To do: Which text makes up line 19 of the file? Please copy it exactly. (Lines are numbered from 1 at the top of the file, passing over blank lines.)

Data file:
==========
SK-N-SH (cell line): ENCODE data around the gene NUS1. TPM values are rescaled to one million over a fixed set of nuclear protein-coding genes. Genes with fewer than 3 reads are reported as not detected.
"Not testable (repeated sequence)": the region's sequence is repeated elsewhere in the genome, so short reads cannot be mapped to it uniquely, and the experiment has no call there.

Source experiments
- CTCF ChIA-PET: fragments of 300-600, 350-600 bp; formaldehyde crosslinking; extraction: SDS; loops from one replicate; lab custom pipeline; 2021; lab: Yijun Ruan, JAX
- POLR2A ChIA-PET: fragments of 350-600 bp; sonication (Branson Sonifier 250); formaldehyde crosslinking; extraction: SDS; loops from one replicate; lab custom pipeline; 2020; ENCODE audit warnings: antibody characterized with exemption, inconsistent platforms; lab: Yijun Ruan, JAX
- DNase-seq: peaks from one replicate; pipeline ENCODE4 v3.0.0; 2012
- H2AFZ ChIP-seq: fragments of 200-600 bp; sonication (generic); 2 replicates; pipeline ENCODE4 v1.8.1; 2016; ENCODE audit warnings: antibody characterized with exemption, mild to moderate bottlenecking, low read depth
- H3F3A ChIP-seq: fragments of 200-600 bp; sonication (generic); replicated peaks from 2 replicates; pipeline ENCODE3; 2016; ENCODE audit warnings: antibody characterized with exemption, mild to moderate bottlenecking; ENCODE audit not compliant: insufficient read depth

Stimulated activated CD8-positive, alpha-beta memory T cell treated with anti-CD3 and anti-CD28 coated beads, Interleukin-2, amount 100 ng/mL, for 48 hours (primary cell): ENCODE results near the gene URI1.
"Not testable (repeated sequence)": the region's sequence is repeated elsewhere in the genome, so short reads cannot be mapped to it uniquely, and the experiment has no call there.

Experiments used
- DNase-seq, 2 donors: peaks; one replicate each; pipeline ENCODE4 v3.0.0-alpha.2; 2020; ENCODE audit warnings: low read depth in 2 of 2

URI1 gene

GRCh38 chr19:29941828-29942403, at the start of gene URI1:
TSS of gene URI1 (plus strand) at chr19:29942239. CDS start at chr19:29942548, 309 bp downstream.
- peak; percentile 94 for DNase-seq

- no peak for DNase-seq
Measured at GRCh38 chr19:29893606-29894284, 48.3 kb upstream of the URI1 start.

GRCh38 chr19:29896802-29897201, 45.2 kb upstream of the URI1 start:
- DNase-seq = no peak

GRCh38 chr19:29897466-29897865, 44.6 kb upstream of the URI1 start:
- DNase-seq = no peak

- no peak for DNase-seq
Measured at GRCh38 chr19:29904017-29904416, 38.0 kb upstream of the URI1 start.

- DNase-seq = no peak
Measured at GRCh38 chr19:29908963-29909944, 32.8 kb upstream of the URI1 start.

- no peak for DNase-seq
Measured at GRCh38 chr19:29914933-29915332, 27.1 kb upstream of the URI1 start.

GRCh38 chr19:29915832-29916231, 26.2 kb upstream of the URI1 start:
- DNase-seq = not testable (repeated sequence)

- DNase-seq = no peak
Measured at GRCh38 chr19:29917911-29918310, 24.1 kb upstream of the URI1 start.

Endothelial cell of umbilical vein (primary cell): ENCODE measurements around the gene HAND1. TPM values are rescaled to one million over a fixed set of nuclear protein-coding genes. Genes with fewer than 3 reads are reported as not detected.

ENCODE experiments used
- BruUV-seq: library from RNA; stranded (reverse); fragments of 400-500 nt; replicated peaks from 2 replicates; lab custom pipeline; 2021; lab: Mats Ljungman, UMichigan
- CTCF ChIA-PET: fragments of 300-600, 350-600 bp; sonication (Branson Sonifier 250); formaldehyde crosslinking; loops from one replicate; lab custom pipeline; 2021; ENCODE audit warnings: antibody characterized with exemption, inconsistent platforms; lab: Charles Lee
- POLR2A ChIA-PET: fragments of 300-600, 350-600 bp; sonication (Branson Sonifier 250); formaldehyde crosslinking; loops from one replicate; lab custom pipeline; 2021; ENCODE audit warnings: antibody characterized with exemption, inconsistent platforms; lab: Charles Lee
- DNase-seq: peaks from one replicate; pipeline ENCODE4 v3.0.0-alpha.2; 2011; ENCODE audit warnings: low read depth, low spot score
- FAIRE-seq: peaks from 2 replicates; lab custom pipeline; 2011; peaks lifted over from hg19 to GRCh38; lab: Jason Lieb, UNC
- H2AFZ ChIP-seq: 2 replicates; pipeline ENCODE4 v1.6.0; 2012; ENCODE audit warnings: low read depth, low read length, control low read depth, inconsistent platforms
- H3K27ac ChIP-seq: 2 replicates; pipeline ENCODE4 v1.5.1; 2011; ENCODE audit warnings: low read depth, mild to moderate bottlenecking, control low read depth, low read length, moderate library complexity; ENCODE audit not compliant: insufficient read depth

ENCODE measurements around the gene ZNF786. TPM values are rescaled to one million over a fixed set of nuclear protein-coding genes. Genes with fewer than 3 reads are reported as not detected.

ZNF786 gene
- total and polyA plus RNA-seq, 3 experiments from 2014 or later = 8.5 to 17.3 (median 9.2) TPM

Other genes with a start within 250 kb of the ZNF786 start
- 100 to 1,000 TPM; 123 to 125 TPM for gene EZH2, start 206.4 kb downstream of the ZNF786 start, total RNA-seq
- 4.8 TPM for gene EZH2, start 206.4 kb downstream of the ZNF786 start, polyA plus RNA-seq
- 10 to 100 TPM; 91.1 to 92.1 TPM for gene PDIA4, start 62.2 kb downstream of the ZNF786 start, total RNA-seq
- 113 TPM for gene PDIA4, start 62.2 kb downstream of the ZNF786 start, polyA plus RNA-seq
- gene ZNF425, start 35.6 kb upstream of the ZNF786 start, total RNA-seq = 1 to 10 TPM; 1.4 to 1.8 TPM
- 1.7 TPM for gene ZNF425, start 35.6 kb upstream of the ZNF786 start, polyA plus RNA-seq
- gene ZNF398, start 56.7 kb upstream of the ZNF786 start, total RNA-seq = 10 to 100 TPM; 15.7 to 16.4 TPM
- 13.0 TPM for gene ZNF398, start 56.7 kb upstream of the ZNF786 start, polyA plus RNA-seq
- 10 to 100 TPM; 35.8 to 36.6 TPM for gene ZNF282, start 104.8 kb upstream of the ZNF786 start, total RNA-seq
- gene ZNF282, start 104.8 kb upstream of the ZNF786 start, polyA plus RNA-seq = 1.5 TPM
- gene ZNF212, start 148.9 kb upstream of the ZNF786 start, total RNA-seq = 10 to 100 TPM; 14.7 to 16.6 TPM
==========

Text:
GRCh38 chr19:29896802-29897201, 45.2 kb upstream of the URI1 start: